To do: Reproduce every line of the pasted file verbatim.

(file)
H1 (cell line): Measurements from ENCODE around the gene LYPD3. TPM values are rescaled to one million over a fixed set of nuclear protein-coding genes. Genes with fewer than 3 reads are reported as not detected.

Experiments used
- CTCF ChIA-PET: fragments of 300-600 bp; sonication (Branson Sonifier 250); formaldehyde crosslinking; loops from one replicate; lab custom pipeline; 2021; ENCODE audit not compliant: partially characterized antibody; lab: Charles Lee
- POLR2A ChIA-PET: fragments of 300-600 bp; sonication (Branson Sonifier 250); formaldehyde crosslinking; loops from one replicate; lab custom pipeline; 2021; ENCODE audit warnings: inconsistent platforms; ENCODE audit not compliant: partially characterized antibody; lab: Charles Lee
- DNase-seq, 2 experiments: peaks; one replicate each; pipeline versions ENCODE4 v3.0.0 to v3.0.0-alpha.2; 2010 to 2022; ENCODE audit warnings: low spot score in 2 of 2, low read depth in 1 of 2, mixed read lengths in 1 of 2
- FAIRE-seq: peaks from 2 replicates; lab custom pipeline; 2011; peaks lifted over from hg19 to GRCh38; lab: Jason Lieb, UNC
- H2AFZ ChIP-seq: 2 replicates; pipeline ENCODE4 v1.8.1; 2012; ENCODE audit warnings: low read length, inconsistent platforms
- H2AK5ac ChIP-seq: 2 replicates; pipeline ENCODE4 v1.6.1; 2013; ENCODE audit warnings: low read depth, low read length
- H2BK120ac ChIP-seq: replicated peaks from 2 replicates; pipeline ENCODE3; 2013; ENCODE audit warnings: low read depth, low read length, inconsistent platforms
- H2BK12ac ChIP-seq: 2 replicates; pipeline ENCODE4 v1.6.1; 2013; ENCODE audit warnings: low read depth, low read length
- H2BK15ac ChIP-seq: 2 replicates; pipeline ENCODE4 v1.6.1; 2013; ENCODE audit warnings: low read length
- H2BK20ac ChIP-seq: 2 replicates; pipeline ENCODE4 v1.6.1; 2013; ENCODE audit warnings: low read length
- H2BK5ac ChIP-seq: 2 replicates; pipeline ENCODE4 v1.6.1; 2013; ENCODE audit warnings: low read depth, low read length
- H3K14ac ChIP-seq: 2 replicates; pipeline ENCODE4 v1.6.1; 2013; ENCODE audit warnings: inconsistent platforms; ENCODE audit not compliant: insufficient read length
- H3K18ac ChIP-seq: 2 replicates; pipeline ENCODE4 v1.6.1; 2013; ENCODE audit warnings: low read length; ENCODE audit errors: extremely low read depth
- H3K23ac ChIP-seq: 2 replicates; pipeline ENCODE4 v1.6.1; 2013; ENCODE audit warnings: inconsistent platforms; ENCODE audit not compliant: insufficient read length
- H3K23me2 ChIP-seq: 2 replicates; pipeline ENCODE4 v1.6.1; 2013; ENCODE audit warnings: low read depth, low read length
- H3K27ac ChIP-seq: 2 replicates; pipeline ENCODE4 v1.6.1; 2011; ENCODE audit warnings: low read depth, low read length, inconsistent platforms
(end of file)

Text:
H1 (cell line): Measurements from ENCODE around the gene LYPD3. TPM values are rescaled to one million over a fixed set of nuclear protein-coding genes. Genes with fewer than 3 reads are reported as not detected.

Experiments used
- CTCF ChIA-PET: fragments of 300-600 bp; sonication (Branson Sonifier 250); formaldehyde crosslinking; loops from one replicate; lab custom pipeline; 2021; ENCODE audit not compliant: partially characterized antibody; lab: Charles Lee
- POLR2A ChIA-PET: fragments of 300-600 bp; sonication (Branson Sonifier 250); formaldehyde crosslinking; loops from one replicate; lab custom pipeline; 2021; ENCODE audit warnings: inconsistent platforms; ENCODE audit not compliant: partially characterized antibody; lab: Charles Lee
- DNase-seq, 2 experiments: peaks; one replicate each; pipeline versions ENCODE4 v3.0.0 to v3.0.0-alpha.2; 2010 to 2022; ENCODE audit warnings: low spot score in 2 of 2, low read depth in 1 of 2, mixed read lengths in 1 of 2
- FAIRE-seq: peaks from 2 replicates; lab custom pipeline; 2011; peaks lifted over from hg19 to GRCh38; lab: Jason Lieb, UNC
- H2AFZ ChIP-seq: 2 replicates; pipeline ENCODE4 v1.8.1; 2012; ENCODE audit warnings: low read length, inconsistent platforms
- H2AK5ac ChIP-seq: 2 replicates; pipeline ENCODE4 v1.6.1; 2013; ENCODE audit warnings: low read depth, low read length
- H2BK120ac ChIP-seq: replicated peaks from 2 replicates; pipeline ENCODE3; 2013; ENCODE audit warnings: low read depth, low read length, inconsistent platforms
- H2BK12ac ChIP-seq: 2 replicates; pipeline ENCODE4 v1.6.1; 2013; ENCODE audit warnings: low read depth, low read length
- H2BK15ac ChIP-seq: 2 replicates; pipeline ENCODE4 v1.6.1; 2013; ENCODE audit warnings: low read length
- H2BK20ac ChIP-seq: 2 replicates; pipeline ENCODE4 v1.6.1; 2013; ENCODE audit warnings: low read length
- H2BK5ac ChIP-seq: 2 replicates; pipeline ENCODE4 v1.6.1; 2013; ENCODE audit warnings: low read depth, low read length
- H3K14ac ChIP-seq: 2 replicates; pipeline ENCODE4 v1.6.1; 2013; ENCODE audit warnings: inconsistent platforms; ENCODE audit not compliant: insufficient read length
- H3K18ac ChIP-seq: 2 replicates; pipeline ENCODE4 v1.6.1; 2013; ENCODE audit warnings: low read length; ENCODE audit errors: extremely low read depth
- H3K23ac ChIP-seq: 2 replicates; pipeline ENCODE4 v1.6.1; 2013; ENCODE audit warnings: inconsistent platforms; ENCODE audit not compliant: insufficient read length
- H3K23me2 ChIP-seq: 2 replicates; pipeline ENCODE4 v1.6.1; 2013; ENCODE audit warnings: low read depth, low read length
- H3K27ac ChIP-seq: 2 replicates; pipeline ENCODE4 v1.6.1; 2011; ENCODE audit warnings: low read depth, low read length, inconsistent platforms